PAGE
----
Lawrence Lek, AIDOL, 2019. HD CGI Video, 84 min. Courtesy the artist and Sadie Coles HQ, London.

HB: Before the gallery’s screening room, there’s a sort of waiting area with plush white leather sofas, organised in a U-shape. I imagine a music executive or gallery director inviting an artist for a “relaxed chat”. They lounge against the back rest, then snap: “I’ve got five minutes. Shoot, pitch me your project.”

LL: Yeah, “Sell it to us.”

HB: Right. How does AIDOL approach commercial influence on art?

LL: I’m interested in inverting simplistic binaries between commercialism and the search for autonomy. Death increases an artist’s value in visual arts, literature, film and music, particularly in artistic fields associated with stardom, centred on the individual. When an artist dies, the value of their work spikes because it becomes a talking point; it creates scarcity; they can’t produce any more work. AIDOL is concerned with the question of how do you live for ever? By achieving immortality, transcending the human mortal condition? Or through fame and the dissemination of your work? When Diva dies at the end, it’s ambiguous whether she wants to die; it’s also unclear whether the record company simply replaces her with the next star in the next vat, because in a world where everyone is cloned, anyone can become anyone else; an understudy could just replicate Diva’s voice, her movements, her sound, her vibe. In a world where individuality is reproducible, artists are expendable.



Lawrence Lek, Sinofuturism (1839-2046 AD), 2016. HD Video, 60 min. Courtesy the artist and Sadie Coles HQ, London.

HB: There’s a sort of logical paradox in the film, an inversion of human and AI attributes: at first, Diva desperately wants to be creatively original because she sees it as a human trait, but perversely, in the end, she is proven more human by reproducing generic, derivative pop, by copying, like machine.

LL: The Farsight record boss says: “This sounds like everything else, it's perfect!” The replicant nature of humans is a really common trope in the thinking on AI. In music, for example, you hear a song and can’t tell the difference between the original and the fake. In restaurants in China, Vietnam, and especially in Thailand, you get these compilation CDs of covers. You’re listening to the Beatles but it’s not John, Paul … You recognise the song, but it’s just a little bit different. Licensing and copyright laws have really created a culture of copying. But the notion of original genius, the innovation that breaks with history, is the western, modernist mythos – I explore this in my video essay, Sinofuturism. Especially in the age of total surveillance, why would you think that the original is not formulaic? My own works, Geomancer and AIDOL are really emotional, personal films to me, but they’re made on a laptop, they’re completely synthetic, everything is a total fake. We live in a time where there’s a desire to return to the authentic, but I’m really excited when somehow the false expresses what might be real.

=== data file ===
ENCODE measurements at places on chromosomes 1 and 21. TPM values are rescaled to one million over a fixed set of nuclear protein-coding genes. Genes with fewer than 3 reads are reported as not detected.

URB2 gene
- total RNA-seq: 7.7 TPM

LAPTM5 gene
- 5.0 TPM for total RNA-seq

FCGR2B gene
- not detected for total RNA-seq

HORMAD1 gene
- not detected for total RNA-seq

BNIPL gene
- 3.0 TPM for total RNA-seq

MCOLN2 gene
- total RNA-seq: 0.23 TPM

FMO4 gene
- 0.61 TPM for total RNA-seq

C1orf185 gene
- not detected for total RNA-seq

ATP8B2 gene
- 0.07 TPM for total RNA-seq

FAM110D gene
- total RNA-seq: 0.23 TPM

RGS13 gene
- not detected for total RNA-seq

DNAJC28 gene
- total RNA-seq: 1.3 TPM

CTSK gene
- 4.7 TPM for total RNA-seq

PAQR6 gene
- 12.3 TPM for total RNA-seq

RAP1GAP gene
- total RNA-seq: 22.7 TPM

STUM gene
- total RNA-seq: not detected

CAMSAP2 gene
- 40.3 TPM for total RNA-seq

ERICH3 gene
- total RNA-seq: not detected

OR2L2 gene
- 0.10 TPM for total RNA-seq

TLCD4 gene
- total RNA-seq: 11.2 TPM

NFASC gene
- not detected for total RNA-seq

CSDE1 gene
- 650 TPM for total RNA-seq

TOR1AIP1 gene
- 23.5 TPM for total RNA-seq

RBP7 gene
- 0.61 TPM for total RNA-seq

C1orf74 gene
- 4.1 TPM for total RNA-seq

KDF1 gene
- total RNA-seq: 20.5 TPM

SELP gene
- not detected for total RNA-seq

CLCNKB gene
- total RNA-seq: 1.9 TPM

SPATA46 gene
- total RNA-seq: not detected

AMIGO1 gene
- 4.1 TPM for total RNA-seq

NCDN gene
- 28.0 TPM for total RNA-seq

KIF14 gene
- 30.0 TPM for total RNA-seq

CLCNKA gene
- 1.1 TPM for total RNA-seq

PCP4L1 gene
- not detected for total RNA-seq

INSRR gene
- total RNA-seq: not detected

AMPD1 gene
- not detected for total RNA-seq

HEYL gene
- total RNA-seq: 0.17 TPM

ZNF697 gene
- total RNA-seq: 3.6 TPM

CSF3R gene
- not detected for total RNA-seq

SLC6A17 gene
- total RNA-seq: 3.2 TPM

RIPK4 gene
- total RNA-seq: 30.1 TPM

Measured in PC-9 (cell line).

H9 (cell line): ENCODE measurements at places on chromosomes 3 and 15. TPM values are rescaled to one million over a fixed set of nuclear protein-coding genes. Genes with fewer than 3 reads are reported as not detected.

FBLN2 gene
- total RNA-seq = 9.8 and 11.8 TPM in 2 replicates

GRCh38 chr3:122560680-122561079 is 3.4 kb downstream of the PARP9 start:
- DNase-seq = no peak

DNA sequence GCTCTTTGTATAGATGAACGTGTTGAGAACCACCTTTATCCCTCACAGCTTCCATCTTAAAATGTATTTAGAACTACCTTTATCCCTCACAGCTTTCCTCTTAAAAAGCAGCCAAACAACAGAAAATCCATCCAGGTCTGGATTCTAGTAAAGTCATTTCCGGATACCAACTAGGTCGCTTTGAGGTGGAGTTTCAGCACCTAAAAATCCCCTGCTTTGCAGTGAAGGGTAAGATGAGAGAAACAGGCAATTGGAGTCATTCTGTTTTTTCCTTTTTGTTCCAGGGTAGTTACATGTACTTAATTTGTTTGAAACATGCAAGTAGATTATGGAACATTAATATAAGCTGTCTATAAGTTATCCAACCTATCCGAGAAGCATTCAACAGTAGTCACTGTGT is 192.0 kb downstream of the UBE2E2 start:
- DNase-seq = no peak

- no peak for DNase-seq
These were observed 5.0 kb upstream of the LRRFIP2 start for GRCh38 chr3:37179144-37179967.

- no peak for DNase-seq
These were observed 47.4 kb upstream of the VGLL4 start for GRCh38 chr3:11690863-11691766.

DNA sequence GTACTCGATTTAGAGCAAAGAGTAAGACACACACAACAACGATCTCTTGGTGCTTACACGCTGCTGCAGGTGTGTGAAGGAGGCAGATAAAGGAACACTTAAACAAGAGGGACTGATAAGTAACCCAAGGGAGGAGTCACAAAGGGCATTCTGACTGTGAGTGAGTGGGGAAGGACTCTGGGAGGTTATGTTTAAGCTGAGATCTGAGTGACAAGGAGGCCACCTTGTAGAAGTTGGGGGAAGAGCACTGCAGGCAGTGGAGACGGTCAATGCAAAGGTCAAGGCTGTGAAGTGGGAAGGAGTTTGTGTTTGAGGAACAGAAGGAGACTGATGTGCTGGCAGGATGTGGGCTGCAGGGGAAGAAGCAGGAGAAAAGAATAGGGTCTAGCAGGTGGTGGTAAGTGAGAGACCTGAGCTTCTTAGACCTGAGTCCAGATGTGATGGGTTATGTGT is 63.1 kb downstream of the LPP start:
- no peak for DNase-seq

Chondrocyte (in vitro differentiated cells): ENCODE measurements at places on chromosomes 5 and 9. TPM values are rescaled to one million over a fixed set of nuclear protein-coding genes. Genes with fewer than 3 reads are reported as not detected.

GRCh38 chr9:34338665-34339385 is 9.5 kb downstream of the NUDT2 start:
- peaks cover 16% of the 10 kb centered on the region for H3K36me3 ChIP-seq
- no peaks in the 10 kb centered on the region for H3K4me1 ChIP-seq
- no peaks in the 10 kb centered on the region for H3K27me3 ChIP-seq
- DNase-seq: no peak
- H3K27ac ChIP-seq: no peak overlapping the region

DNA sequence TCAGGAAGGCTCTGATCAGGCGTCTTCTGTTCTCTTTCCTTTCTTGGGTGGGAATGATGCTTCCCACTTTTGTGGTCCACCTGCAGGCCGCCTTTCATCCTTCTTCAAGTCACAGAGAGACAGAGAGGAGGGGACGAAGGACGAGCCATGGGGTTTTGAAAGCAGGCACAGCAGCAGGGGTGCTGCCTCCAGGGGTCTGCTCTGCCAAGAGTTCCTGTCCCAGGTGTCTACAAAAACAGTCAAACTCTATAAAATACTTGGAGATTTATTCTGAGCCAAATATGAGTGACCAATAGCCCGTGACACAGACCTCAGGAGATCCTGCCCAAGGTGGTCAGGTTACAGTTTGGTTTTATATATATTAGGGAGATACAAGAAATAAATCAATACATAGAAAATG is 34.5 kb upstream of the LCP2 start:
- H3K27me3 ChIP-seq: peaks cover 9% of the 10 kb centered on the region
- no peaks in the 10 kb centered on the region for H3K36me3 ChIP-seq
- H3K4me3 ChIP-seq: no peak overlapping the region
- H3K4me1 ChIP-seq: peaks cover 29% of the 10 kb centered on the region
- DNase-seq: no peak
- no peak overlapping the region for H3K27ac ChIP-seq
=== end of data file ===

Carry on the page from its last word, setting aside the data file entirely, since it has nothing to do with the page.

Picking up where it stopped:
Lawrence Lek, Sinofuturism (1839-2046 AD), 2016. HD Video, 60 min. Courtesy the artist and Sadie Coles HQ, London.

HB: In AIDOL, Geo says: “I still want to be everything. Isn’t that the point of superintelligence? To be a gambler, philosopher, artist, musician, gamer, architect.” The line echoes Marx. He claimed communism “makes it possible for me to do one thing today and another tomorrow, to hunt in the morning, fish in the afternoon, rear cattle in the evening, criticise after dinner […] without ever becoming [a] hunter, fisherman, herdsman or critic”. The film seems to examine the ways capitalism forces us to specialise. The limits of a human’s skills and knowledge are more or less dictated by their occupation, whereas a superintelligence could have limitless scope for learning and creativity.

LL: Right, I mean, the art of a freelancer! You write, copy edit, do the video, the voiceover, the sound. I mean, I totally agree. There’s a sense that I’m just a content creator. Sometimes the content is framed within visual arts, sometimes music, sometimes nothing whatsoever. When Geomancer says, “I want to be everything …”, of course I’m voicing my fantasy about becoming the ultimate content-creation mechanism, an AI, not just because it’s superintelligent, but because it would have total knowledge of supply and demand, and the audience’s desires. But, at the same time, would it signal the death of the author? I’m worried about becoming obsolete! As they say: “AI will be humanity’s final invention.” The film is really a way to voice my hopes and fears about the possibilities of a sublime, terrifying development in creativity.



studio international logo
Copyright © 1893–2019 Studio International Foundation.

The title Studio International is the property of the
Studio International Foundation and, together with
the content, are bound by copyright. All rights reserved.
studio international cover 1894
Home About Studio
Archive Yearbooks
Interviews Contributors
Video Cybernetic Serendipity
CyberArt Contact us
twitter facebook RSS feed instagram

Studio International is published by:
the Studio International Foundation, PO Box 1545,
New York, NY 10021-0043, USA